A COLLON family had a lucky escape during the Christmas holidays when a carbon monoxide detector alerted them to high levels of the gas in their home.
The two adults and three children had had to leave their home and receive precautionary hospital treatment.
A carbon monoxide detector had been fitted in the house by Louth County Council last year as part of a programme to retrofit the devices to local authority owned properties.
Mr Joe McGuinness, Director of Services, Louth Local Authorities said the family were obviously very fortunate that they had a working carbon monoxide detector in use.
“The consequences could have been drastic if they’d not been alerted to the build up of this gas which is odourless and has no taste or colour,” Mr McGuinness said.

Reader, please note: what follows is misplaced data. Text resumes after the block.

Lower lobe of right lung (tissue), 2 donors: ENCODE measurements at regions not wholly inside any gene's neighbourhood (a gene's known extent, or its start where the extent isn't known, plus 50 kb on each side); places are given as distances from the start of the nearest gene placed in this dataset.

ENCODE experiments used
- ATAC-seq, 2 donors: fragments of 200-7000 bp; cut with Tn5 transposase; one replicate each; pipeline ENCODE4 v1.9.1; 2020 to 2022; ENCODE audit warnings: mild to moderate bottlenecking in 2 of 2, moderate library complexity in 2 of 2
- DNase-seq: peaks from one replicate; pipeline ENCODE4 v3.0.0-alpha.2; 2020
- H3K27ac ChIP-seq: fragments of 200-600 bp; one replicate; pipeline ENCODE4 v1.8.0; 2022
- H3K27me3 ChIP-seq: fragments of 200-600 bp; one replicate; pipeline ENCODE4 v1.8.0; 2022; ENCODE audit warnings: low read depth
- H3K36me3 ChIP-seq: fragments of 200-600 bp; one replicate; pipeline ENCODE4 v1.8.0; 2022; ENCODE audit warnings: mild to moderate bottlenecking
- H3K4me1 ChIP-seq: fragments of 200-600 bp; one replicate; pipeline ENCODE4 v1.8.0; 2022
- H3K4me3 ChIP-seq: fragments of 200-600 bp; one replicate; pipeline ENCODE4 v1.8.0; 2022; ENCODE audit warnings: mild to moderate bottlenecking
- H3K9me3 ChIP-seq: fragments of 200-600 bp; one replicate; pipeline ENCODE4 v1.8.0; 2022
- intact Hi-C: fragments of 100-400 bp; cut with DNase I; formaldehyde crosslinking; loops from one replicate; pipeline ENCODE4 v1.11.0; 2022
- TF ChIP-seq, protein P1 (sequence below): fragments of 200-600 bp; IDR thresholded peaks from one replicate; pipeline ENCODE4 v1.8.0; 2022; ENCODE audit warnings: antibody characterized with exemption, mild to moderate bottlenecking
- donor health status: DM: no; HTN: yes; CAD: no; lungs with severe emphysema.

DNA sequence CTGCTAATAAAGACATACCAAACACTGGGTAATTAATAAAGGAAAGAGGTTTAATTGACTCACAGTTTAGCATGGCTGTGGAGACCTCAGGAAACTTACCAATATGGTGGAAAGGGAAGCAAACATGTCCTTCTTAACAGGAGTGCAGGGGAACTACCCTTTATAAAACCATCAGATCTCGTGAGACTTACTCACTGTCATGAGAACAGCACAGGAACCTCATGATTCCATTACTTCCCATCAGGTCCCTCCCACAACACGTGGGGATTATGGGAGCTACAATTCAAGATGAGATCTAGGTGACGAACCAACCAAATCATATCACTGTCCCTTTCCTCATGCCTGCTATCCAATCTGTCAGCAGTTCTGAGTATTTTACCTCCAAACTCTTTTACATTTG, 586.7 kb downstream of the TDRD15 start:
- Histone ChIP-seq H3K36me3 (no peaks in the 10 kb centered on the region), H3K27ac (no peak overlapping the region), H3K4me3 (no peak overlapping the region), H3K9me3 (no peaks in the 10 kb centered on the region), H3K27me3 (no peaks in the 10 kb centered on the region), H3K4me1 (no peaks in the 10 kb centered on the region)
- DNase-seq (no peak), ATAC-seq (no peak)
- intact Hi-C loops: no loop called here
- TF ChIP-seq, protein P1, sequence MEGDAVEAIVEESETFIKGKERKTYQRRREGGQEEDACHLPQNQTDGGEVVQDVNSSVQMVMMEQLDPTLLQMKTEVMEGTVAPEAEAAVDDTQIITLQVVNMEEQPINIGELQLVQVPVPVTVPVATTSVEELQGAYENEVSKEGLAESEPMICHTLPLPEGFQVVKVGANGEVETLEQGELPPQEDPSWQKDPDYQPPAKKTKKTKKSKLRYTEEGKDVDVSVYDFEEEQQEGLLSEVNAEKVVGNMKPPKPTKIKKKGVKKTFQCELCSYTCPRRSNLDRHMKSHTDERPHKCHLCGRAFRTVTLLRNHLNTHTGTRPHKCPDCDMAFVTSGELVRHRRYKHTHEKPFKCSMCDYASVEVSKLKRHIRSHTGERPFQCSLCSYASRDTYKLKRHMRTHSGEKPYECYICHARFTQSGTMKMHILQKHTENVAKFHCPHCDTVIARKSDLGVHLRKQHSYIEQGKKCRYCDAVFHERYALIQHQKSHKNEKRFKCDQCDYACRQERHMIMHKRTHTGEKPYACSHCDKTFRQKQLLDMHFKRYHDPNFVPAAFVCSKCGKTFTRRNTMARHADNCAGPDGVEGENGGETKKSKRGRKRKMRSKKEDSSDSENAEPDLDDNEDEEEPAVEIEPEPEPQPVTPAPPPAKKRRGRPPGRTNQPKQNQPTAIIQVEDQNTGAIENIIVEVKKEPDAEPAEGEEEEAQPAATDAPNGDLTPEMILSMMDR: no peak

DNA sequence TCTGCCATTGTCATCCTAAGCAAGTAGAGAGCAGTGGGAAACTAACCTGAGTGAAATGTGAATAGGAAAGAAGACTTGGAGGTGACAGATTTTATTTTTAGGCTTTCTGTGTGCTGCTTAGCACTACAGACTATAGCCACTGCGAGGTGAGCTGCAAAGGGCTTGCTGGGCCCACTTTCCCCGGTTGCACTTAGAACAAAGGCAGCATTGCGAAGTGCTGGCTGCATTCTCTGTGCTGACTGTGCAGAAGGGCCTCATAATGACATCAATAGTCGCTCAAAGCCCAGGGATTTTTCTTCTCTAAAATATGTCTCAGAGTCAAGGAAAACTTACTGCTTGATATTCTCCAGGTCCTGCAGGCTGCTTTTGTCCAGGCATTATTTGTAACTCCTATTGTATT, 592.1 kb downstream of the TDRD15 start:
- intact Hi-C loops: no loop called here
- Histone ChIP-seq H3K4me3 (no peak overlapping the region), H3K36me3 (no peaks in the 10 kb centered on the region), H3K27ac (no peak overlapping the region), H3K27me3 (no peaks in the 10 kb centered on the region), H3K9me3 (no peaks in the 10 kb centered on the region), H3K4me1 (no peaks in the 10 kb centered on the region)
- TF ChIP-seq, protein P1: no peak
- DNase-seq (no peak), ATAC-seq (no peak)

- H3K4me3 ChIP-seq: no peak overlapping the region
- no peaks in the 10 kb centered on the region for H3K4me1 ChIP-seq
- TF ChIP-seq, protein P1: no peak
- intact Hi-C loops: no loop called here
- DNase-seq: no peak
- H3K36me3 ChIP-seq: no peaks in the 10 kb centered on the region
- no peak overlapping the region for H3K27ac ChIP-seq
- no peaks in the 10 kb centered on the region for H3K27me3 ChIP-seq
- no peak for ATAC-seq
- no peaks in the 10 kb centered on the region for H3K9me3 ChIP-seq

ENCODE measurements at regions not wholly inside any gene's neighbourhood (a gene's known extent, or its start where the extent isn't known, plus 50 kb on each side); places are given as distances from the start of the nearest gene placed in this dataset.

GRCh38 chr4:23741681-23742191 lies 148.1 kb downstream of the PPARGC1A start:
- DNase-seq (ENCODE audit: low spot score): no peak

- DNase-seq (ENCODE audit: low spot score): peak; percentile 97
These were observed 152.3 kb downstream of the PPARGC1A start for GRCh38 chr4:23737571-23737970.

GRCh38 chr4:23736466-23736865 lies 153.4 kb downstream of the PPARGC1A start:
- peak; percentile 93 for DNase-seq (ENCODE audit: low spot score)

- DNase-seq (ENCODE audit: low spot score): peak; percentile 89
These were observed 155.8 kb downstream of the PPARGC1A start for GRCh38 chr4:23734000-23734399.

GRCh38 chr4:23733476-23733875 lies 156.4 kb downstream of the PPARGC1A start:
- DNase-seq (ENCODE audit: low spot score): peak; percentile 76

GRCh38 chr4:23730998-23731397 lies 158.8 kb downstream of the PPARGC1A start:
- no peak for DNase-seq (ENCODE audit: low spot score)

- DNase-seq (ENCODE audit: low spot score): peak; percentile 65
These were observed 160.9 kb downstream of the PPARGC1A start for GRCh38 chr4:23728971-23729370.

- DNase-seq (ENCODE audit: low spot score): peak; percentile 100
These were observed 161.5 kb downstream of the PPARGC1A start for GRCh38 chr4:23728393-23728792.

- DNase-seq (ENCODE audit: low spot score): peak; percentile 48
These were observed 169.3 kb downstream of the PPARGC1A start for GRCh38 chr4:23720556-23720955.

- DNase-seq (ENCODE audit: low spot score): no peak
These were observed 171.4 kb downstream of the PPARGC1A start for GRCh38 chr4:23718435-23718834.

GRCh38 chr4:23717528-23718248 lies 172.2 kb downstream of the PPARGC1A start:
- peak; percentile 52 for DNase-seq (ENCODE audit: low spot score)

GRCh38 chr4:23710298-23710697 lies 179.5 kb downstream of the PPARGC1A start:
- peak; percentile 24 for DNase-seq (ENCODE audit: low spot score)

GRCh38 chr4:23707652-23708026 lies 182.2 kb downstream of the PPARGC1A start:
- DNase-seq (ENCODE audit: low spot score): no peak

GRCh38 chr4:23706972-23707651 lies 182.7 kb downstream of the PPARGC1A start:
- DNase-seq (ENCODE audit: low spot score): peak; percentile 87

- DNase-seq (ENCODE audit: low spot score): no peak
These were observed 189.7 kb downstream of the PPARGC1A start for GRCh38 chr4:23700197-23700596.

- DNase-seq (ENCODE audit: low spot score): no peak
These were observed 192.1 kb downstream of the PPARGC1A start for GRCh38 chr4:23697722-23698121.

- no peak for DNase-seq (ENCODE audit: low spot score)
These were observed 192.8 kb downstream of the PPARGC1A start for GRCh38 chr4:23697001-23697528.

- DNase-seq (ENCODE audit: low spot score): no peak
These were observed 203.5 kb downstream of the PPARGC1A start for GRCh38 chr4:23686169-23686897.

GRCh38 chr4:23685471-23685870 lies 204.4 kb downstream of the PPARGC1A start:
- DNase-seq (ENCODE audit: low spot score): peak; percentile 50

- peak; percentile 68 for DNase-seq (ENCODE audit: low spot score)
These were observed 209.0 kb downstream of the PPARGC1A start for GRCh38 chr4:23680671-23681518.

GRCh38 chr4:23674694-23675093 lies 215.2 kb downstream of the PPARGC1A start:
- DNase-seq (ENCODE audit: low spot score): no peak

“This is known as the ‘silent killer’. It is for this reason that we as a local authority have been prioritising the installation of these potentially lifesaving devices.
“A carbon monoxide detector really is an essential piece of equipment for any home,” he said.
Chief Fire Officer Eamon Woulfe said that carbon monoxide is inhaled into the body it combines with the blood, preventing the blood from absorbing oxygen.
“If a person is exposed to carbon monoxide over a period, it can cause illness and even death,” he said.